Like it or not, the ship's class dining system still exists. This means those cruisers staying in non-suites are allocated to the Britannia Restaurant or Britannia Club, while suite-class passengers eat their meals in either the Princess or Queens Grill restaurants. If suite passengers would like to experience the Britannia Restaurant, it is possible, upon request.
We found that while Cunard Queen Mary 2 menus cover all tastes and requirements, food is hit and miss in the main dining room. It lacked in quality and culinary flair. Dishes were often overcooked, and as a result, they were short on flavor and texture. Vegetables tended to be overcooked, and some elements of a dish, such as a potato dauphinoise on one occasion, had dried out because of overheating.
Health-conscious passengers are well catered for, however, with Canyon Ranch healthy options listed on the main dining room and Grills menus.
Specialty dining in the Kings Court buffet offers excellent value for money, with a daily changing themed menu keeping the options fresh. The Verandah steakhouse restaurant offers passengers a prix fixe fine dining experience reminiscent of a Michelin-starred restaurant.
Although predominantly a lounge bar, Carinthia Lounge offers an epicurean selection of dishes not to be missed at breakfast and lunchtime.
Vegetarian options are available on all menus, although some are more limited than others, particularly in The Verandah. While all dietary requirements can be catered for, it is advisable to contact the line to make any requirements known ahead of sailing.
Kings Court Buffet (Deck 7): The ship's extensive buffet is open on a nearly continuous basis, offering early-morning Continental breakfast, full breakfast, lunch, afternoon snacks, dinner, and late snacks.
The space is ultra-stylish and has a chic city canteen feel. It seats passengers at a mix of tall tables with stools and two-, four- and six-seat tables. In keeping with the ship's ambiance, the design features on-trend Art Deco-style floor tiles and gold lamps hanging over the food stations.
We enjoyed the food at Kings Court; it felt diverse, with a balance of staple dishes like chicken, steak and salmon, complemented with more unique dishes, such as a fall-off-the-bone lamb shank and baby back ribs. The cheese station was impressive -- and far better than the cheese board served in the Britannia Restaurant -- including several different types of cheese, chutneys, crackers and accompaniments like a selection of nuts.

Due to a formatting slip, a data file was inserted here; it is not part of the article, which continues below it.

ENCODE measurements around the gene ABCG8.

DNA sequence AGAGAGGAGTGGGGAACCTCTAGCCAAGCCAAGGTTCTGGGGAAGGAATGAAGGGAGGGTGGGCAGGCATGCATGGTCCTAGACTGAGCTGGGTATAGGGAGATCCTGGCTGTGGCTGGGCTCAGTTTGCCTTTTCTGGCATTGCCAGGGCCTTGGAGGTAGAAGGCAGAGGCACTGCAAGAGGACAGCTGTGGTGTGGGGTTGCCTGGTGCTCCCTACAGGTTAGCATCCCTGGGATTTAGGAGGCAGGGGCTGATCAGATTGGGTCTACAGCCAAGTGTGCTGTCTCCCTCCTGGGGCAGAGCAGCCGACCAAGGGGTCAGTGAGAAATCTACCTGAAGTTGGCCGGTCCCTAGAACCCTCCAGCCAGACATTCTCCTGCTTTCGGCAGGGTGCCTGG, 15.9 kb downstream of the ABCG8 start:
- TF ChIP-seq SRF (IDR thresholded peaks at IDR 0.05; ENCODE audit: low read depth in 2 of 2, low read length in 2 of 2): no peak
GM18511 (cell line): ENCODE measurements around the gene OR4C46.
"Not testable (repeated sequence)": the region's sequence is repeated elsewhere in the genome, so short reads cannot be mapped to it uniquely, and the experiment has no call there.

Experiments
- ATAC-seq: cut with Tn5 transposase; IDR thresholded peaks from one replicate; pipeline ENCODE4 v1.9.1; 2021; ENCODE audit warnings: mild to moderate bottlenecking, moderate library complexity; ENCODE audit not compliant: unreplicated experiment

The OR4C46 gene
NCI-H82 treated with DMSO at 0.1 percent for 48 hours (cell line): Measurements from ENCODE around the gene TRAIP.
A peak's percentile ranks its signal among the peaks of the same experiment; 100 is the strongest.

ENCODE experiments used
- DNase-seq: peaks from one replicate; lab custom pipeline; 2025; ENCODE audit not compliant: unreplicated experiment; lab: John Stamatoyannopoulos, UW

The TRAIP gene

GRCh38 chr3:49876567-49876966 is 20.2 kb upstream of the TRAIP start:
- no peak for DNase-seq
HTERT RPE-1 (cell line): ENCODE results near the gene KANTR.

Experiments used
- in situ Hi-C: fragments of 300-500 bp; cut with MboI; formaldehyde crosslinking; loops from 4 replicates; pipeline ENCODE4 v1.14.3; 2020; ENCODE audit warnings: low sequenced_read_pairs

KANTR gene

Desserts at lunch and dinner usually include selections of dishes such as tiramisu, chocolate mousse cake and cheesecakes, along with one hot dessert. Think Bakewell slices (a traditional British pastry-based dessert consisting of a cherry base, a light sponge filling and an almond-flaked top) and custard.
There are three self-service ice cream machines offering vanilla and chocolate soft serve in Kings Court. Tip: Don't pull down on the ice cream lever with too much force; it can get messy! Cones are also provided.
During busier periods, it can sometimes be difficult to find a free table in the Kings Court -- particularly a window seat. Despite occasionally searching for a free table, the space didn't feel chaotic or congested during our voyage. The only time we experienced lines at the food stations was at lunch during one particular sea day when the chefs prepared several stations' worth of desserts that included fancy cupcakes, pastries and fondue.
Waiters are quick to attend to drink orders at the tables. Cutlery is neatly wrapped in cloth napkins, and both Wedgwood mugs and disposable cups are provided at the self-service drinks stations.
Breakfast includes fruit, cereal, pastries, cold meats and cheeses, smoked salmon, a range of breads and hot items, such as eggs cooked to order, two different types of sausages, back and streaky bacon, baked beans, black pudding, hash browns and sweeter dishes like pancakes with maple syrup.